Hard on the Heart: 9/11 and Cardiovascular Disease
The events of September 11, 2001, broke the heart of America. The injury and pain of that day remain with us still. A recent study supports a link between the events of 9/11, post-traumatic stress and increased risk of cardiovascular disease.
From witnessing or participating in a frightening or dangerous event, many people suffer entrenched anxiety known as post-traumatic stress disorder. For those present on 9/11, a study from the World Trade Center (WTC) Health Registry provided findings that include the following:
- Workers and emergency responders on 9/11 sites are at higher risk for cardiovascular events. These events can include heart disease and heart attack.
- Male recovery or rescue workers are 82% more likely to suffer cardiovascular risk than those with more limited exposure to the 9/11 sites.
- Women and men who reported suffering PTSD at the time of enrollment in the WTC Health Registry were statistically more likely to suffer a stroke or other serious cardiovascular event.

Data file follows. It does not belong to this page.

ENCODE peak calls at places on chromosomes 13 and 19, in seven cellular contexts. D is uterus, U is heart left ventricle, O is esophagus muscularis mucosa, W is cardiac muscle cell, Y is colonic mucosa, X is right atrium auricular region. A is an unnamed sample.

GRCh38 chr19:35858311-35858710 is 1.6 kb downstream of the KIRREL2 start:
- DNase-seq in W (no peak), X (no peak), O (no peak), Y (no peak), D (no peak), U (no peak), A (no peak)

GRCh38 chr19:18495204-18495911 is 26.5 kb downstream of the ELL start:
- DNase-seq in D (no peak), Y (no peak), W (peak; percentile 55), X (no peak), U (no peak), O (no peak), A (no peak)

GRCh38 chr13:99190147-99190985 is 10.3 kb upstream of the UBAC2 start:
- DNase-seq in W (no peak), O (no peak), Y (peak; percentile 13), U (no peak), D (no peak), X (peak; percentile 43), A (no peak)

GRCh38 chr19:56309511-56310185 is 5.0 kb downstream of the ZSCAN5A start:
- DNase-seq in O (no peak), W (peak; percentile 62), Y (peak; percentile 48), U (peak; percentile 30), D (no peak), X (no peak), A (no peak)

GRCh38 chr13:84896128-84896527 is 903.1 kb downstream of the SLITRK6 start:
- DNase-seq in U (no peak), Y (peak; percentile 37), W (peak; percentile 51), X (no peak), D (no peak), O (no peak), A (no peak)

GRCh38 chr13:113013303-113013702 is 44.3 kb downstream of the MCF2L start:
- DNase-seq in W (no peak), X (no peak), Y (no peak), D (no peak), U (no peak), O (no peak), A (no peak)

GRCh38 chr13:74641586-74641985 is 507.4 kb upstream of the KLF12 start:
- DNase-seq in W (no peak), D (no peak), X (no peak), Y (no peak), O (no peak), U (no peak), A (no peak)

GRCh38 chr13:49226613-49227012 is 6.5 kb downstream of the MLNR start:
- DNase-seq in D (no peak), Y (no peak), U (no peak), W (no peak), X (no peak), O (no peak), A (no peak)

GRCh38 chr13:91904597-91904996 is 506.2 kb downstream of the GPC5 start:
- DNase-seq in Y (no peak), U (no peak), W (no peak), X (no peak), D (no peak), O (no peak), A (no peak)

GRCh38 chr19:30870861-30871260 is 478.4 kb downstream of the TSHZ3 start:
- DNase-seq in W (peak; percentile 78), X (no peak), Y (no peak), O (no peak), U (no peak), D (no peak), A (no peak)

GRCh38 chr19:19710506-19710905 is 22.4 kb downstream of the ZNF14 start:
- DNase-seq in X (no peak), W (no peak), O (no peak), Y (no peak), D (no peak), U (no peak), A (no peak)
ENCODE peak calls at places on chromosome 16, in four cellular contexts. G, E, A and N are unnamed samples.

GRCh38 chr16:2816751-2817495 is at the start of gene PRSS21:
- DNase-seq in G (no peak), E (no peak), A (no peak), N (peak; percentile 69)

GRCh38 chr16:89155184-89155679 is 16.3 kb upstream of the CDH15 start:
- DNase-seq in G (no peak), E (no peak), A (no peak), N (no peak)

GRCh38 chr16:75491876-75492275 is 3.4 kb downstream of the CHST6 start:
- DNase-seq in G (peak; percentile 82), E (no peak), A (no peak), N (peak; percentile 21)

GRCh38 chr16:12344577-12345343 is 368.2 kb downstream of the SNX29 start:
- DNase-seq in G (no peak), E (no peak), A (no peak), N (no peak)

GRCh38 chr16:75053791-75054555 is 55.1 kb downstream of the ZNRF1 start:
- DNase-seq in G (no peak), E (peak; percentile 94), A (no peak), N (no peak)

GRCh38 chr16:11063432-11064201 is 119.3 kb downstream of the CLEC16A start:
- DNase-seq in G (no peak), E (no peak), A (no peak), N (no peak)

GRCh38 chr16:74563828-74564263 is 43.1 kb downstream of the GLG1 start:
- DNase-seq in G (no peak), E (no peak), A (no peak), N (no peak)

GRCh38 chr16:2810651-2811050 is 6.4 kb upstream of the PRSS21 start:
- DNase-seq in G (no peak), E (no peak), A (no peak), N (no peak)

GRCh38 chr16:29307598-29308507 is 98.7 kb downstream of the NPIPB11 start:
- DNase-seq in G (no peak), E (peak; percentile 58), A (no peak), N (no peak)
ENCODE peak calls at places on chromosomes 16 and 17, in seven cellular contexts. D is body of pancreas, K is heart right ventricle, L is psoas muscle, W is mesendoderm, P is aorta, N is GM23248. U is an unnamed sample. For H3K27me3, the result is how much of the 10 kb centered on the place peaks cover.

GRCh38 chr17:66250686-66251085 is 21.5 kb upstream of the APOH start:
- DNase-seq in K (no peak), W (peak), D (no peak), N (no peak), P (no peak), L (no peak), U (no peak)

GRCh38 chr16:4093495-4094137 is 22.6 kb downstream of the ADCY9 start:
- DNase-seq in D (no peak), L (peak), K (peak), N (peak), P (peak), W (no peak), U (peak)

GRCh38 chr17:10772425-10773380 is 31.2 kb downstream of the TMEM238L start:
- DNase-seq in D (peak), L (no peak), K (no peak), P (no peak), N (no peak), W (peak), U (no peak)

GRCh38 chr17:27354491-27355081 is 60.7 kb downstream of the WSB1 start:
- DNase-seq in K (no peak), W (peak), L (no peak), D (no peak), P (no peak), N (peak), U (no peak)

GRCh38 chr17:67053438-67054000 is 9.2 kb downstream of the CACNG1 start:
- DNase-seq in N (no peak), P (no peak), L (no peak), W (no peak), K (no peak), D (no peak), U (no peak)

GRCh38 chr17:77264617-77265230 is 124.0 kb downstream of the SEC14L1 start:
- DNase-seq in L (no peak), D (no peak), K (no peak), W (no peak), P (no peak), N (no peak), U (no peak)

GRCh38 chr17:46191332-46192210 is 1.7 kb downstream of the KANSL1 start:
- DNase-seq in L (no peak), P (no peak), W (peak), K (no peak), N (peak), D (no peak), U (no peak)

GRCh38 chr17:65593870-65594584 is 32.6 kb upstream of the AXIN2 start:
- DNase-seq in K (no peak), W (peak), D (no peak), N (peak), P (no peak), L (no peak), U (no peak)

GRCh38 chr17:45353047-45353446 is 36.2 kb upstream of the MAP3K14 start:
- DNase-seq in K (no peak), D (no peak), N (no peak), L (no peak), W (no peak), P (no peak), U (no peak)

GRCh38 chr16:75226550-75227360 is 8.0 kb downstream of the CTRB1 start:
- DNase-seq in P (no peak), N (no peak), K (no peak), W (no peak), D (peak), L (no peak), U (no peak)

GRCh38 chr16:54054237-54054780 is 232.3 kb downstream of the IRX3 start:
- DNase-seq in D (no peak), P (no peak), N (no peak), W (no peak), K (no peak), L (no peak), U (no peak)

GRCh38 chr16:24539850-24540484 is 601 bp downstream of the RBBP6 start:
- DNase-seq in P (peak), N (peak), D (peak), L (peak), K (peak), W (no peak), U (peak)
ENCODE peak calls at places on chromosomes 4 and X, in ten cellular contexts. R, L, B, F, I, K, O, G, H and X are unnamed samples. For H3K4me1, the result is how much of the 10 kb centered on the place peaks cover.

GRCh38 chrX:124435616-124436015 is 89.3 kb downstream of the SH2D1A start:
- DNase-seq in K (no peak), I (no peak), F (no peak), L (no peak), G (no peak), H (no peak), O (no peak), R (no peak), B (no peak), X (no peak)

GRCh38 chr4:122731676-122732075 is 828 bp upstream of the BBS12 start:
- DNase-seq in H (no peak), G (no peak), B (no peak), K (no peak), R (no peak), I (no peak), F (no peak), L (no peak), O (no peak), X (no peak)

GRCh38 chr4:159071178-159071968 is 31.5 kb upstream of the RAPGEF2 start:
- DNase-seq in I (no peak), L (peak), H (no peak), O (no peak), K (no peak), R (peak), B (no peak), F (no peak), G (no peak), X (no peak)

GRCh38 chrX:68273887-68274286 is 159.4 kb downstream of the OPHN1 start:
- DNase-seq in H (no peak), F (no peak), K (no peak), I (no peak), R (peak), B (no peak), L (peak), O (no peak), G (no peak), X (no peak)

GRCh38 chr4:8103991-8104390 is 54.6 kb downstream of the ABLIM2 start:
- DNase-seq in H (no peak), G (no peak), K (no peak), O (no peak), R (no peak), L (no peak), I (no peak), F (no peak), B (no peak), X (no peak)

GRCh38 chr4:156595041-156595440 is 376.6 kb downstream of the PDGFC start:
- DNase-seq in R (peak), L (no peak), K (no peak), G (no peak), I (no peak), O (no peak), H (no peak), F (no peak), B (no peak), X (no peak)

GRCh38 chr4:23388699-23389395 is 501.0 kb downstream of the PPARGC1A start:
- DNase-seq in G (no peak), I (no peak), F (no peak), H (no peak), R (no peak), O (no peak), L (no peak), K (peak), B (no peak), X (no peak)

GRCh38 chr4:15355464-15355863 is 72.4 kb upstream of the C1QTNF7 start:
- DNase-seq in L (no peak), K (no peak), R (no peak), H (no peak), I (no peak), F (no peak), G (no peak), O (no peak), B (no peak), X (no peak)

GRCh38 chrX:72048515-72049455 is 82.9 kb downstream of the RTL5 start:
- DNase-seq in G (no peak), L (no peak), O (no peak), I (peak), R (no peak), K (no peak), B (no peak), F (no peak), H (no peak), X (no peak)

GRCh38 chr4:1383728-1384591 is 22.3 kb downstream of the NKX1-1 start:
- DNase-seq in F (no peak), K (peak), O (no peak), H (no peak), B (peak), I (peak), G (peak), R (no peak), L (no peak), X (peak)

- Results of the study lead to greater questions about the role of post-traumatic stress disorder (PTSD) in cardiovascular disease.
Earlier research by the WTC Health Program also suggested a link between post-traumatic stress and cardiovascular problems among those who experienced 9/11 firsthand.
Research to further explore the mediating nature of PTSD and cardiovascular events is essential. Continued study may uncover genetic or other biomarkers that help us understand the connection between stress and serious illness. The information could be lifesaving for those injured on 9/11 who continue to suffer.
The pain of September 11, 2001, continues into the future. If you have questions about medical benefits or compensation claims, talk to an experienced attorney in New York City for answers.
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